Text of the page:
Thursday, May 19, 2011

They Bended the Light

The trials and traumas of being a science-fiction writer? There are plenty, let me tell you. How do you reconcile the following, for instance: Newton believed that light was made of tiny little particles with mass—but that gravity did not affect them. But Einstein believed they had no mass, but gravity pulled them nevertheless!

Fortunately SF-writers have a kind of license, like court jesters used to have. The latter could speak truth to power and still stay out of dungeons. In our more commercial times, SF-writers don’t aspire to publication in peer-reviewed journals. They worry more when Marvel Comics frowns.

My problems have been with gravity bending light. A writer needs light to fly in straight lines to produce decent space tales. If massive things bend light, even if ever so slightly, and if dark matter is as prevalent as science tells me that it is, how do I know that a star I see at night is actually where it is? It might be somewhere quite different, hiding at the tail end of a million-light-year-zigzag course and not be rotating where it seems to. There may in fact be a huge body entirely obscuring the star I see, but the light from it has managed, by Einsteinian assists, to curl around this obstruction. To illustrate this hide and seek, I provide a graphic I made myself, but the inspiration for it was Jeffrey Reynolds’ here.

The way science explains the dilemma is to say that photons “follow the geodesic” and their mass-less nature does not guarantee straight paths. But what does such phraseology mean? By “geodesic” scientists refer to the curvature of space, more correctly of space-time. It isn’t as if gravity affects a mass-less particle. No. It is that great masses cause space-time to curve. And once that space-time has curved, light follows it. Self-evident, isn’t it? Or is it? Well, let me not try to explain that to a science-fiction reader. Space-time exists (in the sense of really being there) largely as a mathematical conception. And if it exists in reality, there is no actual physical description of how this “whatever” tangibly influences things we can actually see (like light) or touch and feel (like matter). It’s a muddle. I can fill whole walks just pondering how space-time knows to straighten itself out again after a big bad ball has caused it to curve. Or is it just displaced? Like water by a sinking ball of lead? But if so, it must be something. Is there a Theory of the Elasticity and Fluidity of Space-Time? I wonder.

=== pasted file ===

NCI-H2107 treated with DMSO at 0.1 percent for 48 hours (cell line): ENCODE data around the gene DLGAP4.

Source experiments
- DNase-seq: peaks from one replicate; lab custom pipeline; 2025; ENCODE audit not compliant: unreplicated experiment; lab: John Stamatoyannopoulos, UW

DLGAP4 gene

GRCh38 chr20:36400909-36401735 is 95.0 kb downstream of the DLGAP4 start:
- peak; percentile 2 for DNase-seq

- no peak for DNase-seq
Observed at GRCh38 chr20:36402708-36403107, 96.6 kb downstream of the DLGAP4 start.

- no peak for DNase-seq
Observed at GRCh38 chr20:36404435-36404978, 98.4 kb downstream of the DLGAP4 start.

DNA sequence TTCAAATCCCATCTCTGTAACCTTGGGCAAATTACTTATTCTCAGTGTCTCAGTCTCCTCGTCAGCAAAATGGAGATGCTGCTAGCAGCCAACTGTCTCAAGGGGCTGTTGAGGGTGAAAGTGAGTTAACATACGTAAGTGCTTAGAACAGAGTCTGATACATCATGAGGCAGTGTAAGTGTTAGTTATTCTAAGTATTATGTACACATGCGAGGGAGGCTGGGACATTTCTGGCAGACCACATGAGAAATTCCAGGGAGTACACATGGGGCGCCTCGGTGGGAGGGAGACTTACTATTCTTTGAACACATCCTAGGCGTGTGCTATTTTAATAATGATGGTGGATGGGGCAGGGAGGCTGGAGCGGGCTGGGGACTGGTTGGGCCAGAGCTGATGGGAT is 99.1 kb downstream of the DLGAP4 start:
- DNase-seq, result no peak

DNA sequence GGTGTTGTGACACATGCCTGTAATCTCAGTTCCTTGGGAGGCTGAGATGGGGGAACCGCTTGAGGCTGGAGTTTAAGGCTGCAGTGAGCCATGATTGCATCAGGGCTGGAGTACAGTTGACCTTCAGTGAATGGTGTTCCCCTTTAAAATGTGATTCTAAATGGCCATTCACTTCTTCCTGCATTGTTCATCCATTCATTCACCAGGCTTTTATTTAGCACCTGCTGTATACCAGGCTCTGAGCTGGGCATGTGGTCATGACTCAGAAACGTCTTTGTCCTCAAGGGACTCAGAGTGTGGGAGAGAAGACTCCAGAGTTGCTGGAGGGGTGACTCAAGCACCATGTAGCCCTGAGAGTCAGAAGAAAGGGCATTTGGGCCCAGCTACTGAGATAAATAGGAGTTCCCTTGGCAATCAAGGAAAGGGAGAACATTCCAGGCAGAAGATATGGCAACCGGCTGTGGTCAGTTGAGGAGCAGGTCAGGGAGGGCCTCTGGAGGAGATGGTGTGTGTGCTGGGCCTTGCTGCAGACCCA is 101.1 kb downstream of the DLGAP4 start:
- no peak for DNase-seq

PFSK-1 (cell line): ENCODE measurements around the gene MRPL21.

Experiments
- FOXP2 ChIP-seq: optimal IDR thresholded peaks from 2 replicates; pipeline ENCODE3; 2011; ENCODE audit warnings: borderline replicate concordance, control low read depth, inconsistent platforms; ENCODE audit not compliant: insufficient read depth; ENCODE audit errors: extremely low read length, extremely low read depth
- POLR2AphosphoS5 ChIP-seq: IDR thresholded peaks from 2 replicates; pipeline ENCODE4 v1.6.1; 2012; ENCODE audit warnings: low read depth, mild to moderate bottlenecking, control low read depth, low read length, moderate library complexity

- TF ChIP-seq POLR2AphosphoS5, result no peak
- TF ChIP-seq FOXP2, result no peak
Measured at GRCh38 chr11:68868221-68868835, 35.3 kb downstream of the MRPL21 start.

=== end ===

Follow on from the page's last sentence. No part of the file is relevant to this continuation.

The trigger for these thoughts? Well, in today’s paper I came across a front page story on a discovery, by Takahiro Sumi and team, at the Osaka University, that hundreds of billions of gigantic planets, gas giants like Jupiter, clutter-up our galaxy, none of which is associated with a solar system—orphans, in other words. There are supposed to be twice as many of these orphans as there are suns in the Milky Way—thus around 400 billion of them. Okay. But the interesting thing, for me, is that this discovery is based not on actually seeing these giants in their enormous numbers but by a method called microlensing. And what is microlensing based on? Why, the ability of big heavy objects to bend light. Now we have yet another marvel to add to black holes (that relentlessly suck everything in but, no surprise, sometimes let things escape), the curvature of the universe into a self-contained sphere (what is outside that sphere?), the blackness of space (why isn’t space brilliantly lit when light cannot escape the sphere?), the perpetual expansion of the universe (into what? the as yet undiscovered Cosmic Container?), the big bang before which there was, what? nothing? And finally the energy-death of reality when every last hydrogen has been burned up? Lordy. I sometimes think that treating science as if it were immune to the current philosophical and cultural meltdown is actually a mistake. But not a mistake we have to make in fiction. Those 400 billion lonesome giants might one of these days come in quite handy. And soon there might even be a country-song about them…

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